If the opening moments of POLIÇA’s latest album, United Crushers (2016), leave you feeling unsettled, then Channy Leaneagh has done her job. With her voice pitch-shifted down into an ominous, nearly unrecognizable register, she sings of a post-industrial urban landscape littered with broken promises, a land of poverty and violence that’s been rigged against us from the start.
Despite all that, though, there is an element of defiance, a refusal to surrender in her delivery of the lyrics. Halfway through that first track, “Summer Please,” when her gorgeous true singing voice enters on top of that deep and disturbing baritone, there is a moment of hope and transcendence, and it’s the key to unlocking United Crushers, POLIÇA’s third full-length release and most remarkable album yet. Even at its darkest, the record is musically the band’s most upbeat and celebratory. It is a weapon meant to empower the weak and the forgotten and the disenfranchised, it’s very creation an act of rebellion in the face of the hopelessness that casts such a long shadow over middle America’s slow urban decline.
“If you look up when you drive around this city, you’ll frequently see the tag ‘United Crushers’ spray painted on the sides of bridges, watertowers or abandoned buildings,” Leaneagh says of Minneapolis, her hometown. “The tag looks down at the city and reminds me of where we really are and what is really happening here. United States of Dreams Be Crushed. ‘Summer Please’ is a plea to summer and, likewise, the future. All winter around here we wait for the first warm day to let the kids out to play. Yet, the beautiful blue sun-soaked sky brings anxiety with it, because the gunshots and killings increase with the heat and nice weather. The future is like that too, isn’t it? You ask a kid what they want to be when they grow up while simultaneously terrified by what evils might be out there waiting for them. Is it safe to let our kids play outside while gunshots fly? Are their dreams going to make it out alive?”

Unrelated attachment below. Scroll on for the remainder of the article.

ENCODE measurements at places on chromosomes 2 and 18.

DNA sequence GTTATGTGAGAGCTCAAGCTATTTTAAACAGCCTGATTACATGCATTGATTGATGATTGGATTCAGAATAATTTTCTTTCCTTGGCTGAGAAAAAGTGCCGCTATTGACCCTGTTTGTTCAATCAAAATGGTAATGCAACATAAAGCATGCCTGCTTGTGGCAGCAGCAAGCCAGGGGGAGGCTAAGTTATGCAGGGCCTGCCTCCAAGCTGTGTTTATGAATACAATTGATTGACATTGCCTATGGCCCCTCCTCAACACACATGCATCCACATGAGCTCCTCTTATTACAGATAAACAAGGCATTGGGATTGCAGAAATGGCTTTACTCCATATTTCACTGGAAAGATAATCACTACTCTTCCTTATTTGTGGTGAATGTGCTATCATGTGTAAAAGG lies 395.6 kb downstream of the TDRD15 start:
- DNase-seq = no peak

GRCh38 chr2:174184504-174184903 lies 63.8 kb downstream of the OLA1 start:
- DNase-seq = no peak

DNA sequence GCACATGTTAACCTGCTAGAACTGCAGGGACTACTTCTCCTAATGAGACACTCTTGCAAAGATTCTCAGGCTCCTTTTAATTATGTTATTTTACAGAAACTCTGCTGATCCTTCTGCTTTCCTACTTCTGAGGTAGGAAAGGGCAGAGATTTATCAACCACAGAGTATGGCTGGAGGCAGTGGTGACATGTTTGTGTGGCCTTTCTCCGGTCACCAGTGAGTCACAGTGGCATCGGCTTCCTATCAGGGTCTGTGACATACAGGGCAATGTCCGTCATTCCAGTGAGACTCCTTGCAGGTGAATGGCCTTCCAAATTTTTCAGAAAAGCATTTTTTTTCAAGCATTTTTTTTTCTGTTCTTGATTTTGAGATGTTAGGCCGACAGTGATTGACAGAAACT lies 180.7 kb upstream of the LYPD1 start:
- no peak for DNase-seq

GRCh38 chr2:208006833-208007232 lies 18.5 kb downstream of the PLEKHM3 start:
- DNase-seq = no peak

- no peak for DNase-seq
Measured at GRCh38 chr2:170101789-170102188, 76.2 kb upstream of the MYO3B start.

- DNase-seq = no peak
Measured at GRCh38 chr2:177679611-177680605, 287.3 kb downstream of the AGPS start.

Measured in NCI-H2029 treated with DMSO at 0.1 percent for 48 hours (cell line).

United Crushers was born out of the longest break from touring in POLIÇA’s history. The group originally emerged from Minneapolis in 2011 when Gayngs’ Ryan Olson began collaborating with Leaneagh on a new batch of synthesizer and percussion-heavy arrangements he had lying around. The resulting debut, 2012’s Give You The Ghost, immediately garnered international acclaim, with Rolling Stone hailing it as “the sound of heartbreak and celebration happening simultaneously” and Q praising it as “a bewitching, urgent, magical debut.” The quick success of Give You The Ghost brought with it a heavy touring schedule and an itch to keep creating.
Taking just a few months off from the road, the band ventured into the studio and came out with their follow-up, Shulamith, in the fall of 2013. EW called that album “propulsive enough for dance floors, and dreamy enough for headphones” and MOJO said it “proves that intelligent pop music still has the ability to seduce and enthrall.” Bolstered by a live lineup of dual drummers, bass and Leaneagh’s powerful voice, the band conquered massive festivals around the world from Coachella to Glastonbury in addition to performing on Late With Jimmy Fallon and Later With Jools Holland.